How To Nip Spring Allergies In The Bud

Six preventive strategies, plus treatments that help.

For people with seasonal allergies, the arrival of spring is a mixed blessing. “The classic symptoms of seasonal allergies are runny or stuffy nose, sneezing, postnasal drip, sore or itchy throat and dry cough,” says Maria Garcia, MD, a family medicine practitioner at Saint Barnabas Medical Center and a member of RWJBarnabas Health Medical Group. “I’ve even had patients tell me their ear canals get itchy.”

When nasal congestion isn’t controlled, sinus headaches can result. Red, itchy, teary eyes, otherwise known as “allergic conjunctivitis,” are another common symptom. “And if you have asthma, allergens can trigger an attack, so minimizing your exposure to them is very important,” Dr. Garcia says. The allergens that most commonly cause spring allergy symptoms are grass and tree pollen.

Seasonal allergies can begin in childhood or arise in adulthood, but treatments and symptoms are the same. For mild to moderate allergies, over-the-counter antihistamines, nasal sprays and eye drops can help.

To prevent or minimize symptoms, Dr. Garcia recommends these steps:

  1. Shower as soon as you come in from being outdoors. “Whether you’re an adult who’s been out for a run or a child who was playing outside, pollen can stay in the hair and cause symptoms,” Dr. Garcia says. Soap up and rinse off, wash your hair and change your clothes when you come indoors to minimize continuing contact with pollen.
  2. Rinse your sinuses. “This is an important one,” says Dr. Garcia. “When you breathe during exercise outdoors, pollen gets into your nostrils and sinuses. It’s very simple to take a nasal saline rinse—available in the pharmacy in little squeeze bottles—and squirt it into the nostrils.”
  3. Keep car and home windows closed. Keep the air conditioning on.
  4. Don’t dry laundry outside. “As clothes and sheets hang outside, pollen settles on them,” says Dr. Garcia.
  5. Consider using an air purifier. Air purifiers with HEPA filters, which force air through a fine mesh to trap particles, can remove airborne pollen and other allergens (such as dust or mold) from your home or office.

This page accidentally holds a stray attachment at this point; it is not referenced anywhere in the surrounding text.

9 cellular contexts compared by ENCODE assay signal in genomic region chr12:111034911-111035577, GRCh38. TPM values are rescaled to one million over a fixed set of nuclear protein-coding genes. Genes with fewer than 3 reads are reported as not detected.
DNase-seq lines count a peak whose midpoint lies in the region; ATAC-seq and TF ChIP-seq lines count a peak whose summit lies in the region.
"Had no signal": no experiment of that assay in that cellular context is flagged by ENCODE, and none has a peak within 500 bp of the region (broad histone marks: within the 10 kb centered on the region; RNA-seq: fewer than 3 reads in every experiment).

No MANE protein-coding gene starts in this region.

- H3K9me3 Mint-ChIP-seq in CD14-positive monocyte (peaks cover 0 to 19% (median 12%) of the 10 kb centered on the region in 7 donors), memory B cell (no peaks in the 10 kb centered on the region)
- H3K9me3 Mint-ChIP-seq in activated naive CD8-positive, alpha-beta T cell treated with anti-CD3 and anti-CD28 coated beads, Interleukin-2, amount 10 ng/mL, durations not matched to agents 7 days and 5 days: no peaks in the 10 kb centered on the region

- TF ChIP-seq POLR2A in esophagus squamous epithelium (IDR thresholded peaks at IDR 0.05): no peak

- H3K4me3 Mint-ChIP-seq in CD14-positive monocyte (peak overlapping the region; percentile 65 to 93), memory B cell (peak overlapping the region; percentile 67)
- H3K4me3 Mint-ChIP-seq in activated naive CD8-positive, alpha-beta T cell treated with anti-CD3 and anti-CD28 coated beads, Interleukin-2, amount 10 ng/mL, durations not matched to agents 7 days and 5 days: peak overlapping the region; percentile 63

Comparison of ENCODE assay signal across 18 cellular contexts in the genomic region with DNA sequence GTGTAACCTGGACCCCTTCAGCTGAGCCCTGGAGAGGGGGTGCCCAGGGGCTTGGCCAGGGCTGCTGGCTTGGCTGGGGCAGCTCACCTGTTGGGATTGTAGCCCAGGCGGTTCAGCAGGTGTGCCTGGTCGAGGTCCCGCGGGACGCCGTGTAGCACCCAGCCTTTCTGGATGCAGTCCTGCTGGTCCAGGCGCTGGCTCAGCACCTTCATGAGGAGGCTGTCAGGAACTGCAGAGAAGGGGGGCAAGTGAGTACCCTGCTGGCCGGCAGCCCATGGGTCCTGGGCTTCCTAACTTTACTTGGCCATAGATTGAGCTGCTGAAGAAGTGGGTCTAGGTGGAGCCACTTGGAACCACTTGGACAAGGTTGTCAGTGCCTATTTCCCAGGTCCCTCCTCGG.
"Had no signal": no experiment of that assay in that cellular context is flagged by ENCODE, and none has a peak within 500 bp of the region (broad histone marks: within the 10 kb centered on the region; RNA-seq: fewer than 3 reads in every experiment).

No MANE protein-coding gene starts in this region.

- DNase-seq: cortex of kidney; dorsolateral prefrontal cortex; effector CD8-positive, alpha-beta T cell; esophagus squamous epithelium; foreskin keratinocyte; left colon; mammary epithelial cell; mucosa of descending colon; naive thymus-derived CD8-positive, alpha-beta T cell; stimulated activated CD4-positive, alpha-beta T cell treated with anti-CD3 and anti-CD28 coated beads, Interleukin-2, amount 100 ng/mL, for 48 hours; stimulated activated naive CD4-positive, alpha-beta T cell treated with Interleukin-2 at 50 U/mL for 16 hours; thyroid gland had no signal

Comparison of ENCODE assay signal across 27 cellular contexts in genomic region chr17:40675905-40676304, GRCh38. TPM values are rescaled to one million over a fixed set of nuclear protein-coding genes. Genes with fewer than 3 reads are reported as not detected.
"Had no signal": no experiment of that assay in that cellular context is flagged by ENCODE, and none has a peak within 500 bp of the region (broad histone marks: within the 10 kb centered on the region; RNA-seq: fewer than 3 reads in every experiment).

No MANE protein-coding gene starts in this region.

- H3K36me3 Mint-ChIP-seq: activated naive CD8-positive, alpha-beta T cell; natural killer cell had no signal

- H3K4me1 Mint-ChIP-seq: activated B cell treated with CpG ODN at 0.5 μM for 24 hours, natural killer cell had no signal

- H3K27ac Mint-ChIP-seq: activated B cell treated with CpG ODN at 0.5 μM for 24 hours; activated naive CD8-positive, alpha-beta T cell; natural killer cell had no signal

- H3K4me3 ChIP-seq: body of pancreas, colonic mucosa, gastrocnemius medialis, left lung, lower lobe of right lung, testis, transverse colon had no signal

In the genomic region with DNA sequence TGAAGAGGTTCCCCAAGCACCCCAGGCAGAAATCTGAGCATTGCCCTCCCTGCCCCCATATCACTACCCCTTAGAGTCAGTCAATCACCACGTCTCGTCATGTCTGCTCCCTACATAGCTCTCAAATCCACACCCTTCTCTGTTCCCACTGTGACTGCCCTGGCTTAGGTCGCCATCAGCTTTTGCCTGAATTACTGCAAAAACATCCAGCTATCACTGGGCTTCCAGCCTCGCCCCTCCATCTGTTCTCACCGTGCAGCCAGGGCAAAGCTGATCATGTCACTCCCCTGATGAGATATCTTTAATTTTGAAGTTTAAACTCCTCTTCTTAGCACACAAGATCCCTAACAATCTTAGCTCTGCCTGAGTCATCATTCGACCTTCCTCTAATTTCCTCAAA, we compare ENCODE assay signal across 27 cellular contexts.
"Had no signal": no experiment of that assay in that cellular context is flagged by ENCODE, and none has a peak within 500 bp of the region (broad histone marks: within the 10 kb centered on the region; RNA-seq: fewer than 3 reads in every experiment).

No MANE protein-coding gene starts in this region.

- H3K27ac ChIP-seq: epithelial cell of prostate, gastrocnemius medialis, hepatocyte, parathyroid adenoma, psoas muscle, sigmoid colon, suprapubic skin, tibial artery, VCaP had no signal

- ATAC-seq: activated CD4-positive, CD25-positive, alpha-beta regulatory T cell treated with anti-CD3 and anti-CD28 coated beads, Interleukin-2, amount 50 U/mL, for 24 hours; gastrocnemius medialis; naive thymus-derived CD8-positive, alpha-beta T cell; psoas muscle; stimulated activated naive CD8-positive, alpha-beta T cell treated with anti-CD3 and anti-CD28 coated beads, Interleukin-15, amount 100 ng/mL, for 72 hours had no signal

6. Wear a mask outdoors. “The masks that people have been wearing to prevent COVID-19 are also helpful at screening out allergens,” Dr. Garcia explains. “However, allergens will stay on the mask, so wash it or dispose of it afterward.”

When To Call The Doctor

“If you have chronic symptoms that aren’t relieved by over-the-counter medications and they’re interfering with your life, it’s time to seek medical help,” says Maria Garcia, MD. “Talk with your primary care provider to see if you should make an appointment with an allergist.”

Untreated allergies can lead to sinus infections or can be accompanied by other, possibly related medical conditions, such as eczema or seasonal dermatitis (hives, also known as urticaria). Chronic rhinosinusitis—inflamed and clogged sinuses—can eventually lead to nasal polyps. “At that point, people may need to see a surgical specialist like an ear, nose and throat doctor to have the polyps removed,” says Dr. Garcia.

Doctors can prescribe more powerful antihistamines than the ones that are available over the counter. In addition, new biologic therapies, administered by injection, can help people with very severe, persistent symptoms. These new drugs are approved for most adults over 18, and some also have pediatric indications for children as young as age 6. “Depending on the drug, the injections may be given every two weeks or once a month,” says Dr. Garcia.

To find a primary care doctor at Saint Barnabas Medical Center, call 888.724.7123 or visit www.rwjbh.org/saintbarnabas.